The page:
The non-pet-owner perspective

The 45 percent of older adults who said they don’t have pets gave many reasons for not keeping a dog, cat, fish, lizard, bird or small mammal around.

Among non-pet owners, 42 percent said they didn’t want to be tied down. Twenty percent said they didn’t have time, and 23 percent gave cost as the reason, while 16 percent said their own allergies, or those of someone in their household, kept them from getting a pet.

For those who can’t own pets due to allergies, budget constraints, housing circumstances or schedules, there’s often a need for volunteers at local animal shelters or pet-sitting for friends and family, the researchers say.

They note that health care providers and family may even want to recommend these options to older adults who have no pets and wish to have one.

The National Poll on Healthy Aging results are based on responses from a nationally representative sample of 2,051 adults ages 50 to 80 who answered a wide range of questions online. Questions were written, and data interpreted and compiled, by the IHPI team. Laptops and internet access were provided to poll respondents who did not already have them.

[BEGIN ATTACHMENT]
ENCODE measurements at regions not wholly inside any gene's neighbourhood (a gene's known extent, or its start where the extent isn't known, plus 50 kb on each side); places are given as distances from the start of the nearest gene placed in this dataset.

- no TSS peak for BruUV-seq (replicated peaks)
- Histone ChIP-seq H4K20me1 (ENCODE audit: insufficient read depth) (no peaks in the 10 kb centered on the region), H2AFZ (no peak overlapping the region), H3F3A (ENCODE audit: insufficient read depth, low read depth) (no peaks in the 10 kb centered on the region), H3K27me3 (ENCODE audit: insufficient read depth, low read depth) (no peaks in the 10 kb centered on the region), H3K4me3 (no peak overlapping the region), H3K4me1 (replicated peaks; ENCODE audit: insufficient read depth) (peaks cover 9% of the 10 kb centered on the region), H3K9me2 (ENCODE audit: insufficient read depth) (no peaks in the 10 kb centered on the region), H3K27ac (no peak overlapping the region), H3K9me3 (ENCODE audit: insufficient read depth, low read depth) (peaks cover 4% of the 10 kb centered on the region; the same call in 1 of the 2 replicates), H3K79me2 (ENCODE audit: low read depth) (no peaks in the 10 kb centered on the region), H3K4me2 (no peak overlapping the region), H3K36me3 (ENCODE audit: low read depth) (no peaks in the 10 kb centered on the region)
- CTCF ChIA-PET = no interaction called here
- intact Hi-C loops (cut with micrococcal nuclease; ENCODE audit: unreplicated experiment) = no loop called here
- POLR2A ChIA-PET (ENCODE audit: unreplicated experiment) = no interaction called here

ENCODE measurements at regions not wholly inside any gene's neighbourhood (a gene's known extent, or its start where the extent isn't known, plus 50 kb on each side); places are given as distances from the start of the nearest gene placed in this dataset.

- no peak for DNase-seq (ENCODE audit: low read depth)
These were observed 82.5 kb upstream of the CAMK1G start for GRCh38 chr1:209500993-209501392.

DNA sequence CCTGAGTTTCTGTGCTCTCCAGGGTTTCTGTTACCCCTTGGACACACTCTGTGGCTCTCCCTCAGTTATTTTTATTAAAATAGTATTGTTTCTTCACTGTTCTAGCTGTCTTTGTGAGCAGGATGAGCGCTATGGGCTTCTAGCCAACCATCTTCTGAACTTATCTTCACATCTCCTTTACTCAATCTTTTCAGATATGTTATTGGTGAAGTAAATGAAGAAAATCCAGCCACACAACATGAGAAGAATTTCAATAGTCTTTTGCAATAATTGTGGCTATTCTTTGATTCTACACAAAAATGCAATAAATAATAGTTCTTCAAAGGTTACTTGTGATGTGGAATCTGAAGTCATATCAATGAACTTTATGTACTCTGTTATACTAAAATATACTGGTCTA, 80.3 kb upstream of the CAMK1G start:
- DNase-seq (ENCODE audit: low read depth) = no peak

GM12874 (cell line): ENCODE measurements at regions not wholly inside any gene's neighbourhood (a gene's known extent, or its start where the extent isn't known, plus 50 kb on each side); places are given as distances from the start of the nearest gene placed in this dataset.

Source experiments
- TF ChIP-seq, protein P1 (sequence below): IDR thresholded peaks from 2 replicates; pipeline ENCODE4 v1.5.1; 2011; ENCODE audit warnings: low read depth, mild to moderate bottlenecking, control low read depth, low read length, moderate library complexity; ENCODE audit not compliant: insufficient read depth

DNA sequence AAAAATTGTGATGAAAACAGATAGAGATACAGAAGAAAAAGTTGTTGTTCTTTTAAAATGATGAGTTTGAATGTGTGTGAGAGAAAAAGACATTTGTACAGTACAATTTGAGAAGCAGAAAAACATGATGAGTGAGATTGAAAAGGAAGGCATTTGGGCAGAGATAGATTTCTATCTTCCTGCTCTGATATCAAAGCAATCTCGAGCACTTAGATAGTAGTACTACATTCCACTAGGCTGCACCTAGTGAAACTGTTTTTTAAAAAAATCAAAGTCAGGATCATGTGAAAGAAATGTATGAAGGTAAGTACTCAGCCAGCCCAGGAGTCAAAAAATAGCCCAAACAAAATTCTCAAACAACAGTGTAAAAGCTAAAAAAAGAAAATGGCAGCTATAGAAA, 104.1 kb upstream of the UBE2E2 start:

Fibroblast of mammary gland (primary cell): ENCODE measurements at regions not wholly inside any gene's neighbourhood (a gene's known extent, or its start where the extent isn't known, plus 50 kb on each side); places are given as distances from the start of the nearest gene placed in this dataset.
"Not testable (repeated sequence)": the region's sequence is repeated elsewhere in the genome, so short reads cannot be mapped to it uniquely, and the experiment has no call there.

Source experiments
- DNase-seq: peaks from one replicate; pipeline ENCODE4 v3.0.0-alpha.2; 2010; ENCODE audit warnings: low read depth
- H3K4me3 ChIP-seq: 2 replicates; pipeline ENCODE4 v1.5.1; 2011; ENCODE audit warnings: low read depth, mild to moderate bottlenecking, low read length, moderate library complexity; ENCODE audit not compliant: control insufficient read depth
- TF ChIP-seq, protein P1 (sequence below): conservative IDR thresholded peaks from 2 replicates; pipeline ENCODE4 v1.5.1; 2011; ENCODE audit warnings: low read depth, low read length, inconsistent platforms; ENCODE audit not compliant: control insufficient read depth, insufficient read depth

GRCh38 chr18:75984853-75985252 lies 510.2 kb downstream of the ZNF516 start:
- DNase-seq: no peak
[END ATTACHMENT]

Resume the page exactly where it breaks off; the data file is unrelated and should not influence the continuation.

A full report of the findings and methodology is available at healthyagingpoll.org, along with past National Poll on Healthy Aging reports.

Muscle loss and wasting

I encounter dogs in my practice who are experiencing muscle loss and wasting fairly often.

Since owners must submit veterinary records to me for review as part of my intake process as well as update me on any subsequent vet visits, if there’s a diagnosis of chronic illness – such as kidney disease or cancer – then this muscle loss  is understandable and classified as cachexia.

In the absence of a diagnosis of disease, and working with an aging dog, then the muscle loss is classified as sarcopenia.

Muscle loss results in a change of appearance, which owners often notice first around the shoulder blades, top of the head, and around the pelvis.  Muscle wastage can be graded as noted below:

Muscle condition score

Exercise and good nutrition can be interventions with muscle loss.  Chronically ill dogs need a high quality diet that is appropriate for their disease, for example.  And aging dogs do need exercise that is targeted to their needs and abilities.

Owners should always be on the watch for signs of muscle loss – so early interventions that are medical and non-medical can be considered.

Kathleen Crisley, Fear-Free certified professional and specialist in dog massage, rehabilitation and nutrition/food therapy, The Balanced Dog, Christchurch, New Zealand